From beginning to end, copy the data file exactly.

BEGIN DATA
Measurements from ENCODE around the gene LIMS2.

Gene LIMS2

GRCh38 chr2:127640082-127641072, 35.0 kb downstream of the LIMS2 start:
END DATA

Measurements from ENCODE around the gene LIMS2.

Gene LIMS2

GRCh38 chr2:127640082-127641072, 35.0 kb downstream of the LIMS2 start: